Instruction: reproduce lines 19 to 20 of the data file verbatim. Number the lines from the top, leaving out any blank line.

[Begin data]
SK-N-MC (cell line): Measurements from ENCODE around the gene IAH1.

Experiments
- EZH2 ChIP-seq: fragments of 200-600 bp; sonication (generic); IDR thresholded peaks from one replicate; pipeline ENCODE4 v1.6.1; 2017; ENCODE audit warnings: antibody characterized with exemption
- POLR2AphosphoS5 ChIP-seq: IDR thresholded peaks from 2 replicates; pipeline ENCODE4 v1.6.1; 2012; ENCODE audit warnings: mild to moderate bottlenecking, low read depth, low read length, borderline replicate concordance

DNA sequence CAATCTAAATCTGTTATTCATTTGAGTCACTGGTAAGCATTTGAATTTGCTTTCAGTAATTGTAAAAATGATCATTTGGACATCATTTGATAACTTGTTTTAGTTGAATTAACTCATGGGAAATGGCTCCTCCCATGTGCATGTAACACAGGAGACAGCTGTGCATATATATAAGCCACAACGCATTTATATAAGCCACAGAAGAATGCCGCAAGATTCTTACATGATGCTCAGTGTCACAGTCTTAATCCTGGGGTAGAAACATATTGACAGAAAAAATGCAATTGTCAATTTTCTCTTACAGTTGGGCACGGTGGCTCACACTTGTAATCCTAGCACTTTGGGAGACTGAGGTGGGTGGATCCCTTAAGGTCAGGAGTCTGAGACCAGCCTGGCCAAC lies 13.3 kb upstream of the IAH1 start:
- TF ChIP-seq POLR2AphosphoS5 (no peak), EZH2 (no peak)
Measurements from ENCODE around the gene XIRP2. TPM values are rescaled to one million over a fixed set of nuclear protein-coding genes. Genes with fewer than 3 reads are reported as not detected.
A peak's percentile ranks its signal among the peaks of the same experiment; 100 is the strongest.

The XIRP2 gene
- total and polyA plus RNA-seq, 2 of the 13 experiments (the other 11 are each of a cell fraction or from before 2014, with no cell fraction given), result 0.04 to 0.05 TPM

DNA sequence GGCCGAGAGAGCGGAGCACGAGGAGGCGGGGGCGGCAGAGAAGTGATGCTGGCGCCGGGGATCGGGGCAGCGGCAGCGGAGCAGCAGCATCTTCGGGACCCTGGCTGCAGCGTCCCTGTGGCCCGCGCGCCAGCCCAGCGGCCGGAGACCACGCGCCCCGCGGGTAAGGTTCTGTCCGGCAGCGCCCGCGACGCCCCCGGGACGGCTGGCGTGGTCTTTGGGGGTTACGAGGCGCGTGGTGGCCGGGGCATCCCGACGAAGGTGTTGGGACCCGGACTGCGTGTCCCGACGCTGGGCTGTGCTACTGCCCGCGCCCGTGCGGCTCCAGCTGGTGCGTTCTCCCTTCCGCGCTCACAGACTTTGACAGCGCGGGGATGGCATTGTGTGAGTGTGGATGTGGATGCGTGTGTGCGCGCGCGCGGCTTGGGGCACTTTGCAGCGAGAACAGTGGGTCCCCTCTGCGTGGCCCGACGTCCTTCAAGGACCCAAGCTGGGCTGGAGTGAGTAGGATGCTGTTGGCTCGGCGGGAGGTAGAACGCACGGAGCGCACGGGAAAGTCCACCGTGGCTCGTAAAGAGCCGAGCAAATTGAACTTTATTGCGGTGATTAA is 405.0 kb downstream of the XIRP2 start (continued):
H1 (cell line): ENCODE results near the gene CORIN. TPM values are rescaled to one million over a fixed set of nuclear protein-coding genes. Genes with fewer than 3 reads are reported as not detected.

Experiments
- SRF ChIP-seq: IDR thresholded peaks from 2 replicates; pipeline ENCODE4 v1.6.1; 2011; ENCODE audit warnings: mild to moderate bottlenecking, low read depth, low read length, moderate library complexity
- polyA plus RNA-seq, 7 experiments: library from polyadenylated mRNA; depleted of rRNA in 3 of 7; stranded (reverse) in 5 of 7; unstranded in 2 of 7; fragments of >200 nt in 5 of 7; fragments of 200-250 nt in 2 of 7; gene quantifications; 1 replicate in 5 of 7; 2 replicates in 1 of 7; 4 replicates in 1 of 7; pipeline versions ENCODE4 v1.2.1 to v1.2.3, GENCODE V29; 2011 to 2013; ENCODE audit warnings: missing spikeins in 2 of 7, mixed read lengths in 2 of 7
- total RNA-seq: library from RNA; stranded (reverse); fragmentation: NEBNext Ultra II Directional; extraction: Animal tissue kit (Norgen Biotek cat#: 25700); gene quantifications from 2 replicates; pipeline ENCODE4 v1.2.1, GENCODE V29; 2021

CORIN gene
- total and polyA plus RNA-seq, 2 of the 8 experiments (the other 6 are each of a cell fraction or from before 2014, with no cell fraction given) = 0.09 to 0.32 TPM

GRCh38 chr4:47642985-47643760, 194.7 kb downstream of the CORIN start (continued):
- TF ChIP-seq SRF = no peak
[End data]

GRCh38 chr4:47642985-47643760, 194.7 kb downstream of the CORIN start (continued):
- TF ChIP-seq SRF = no peak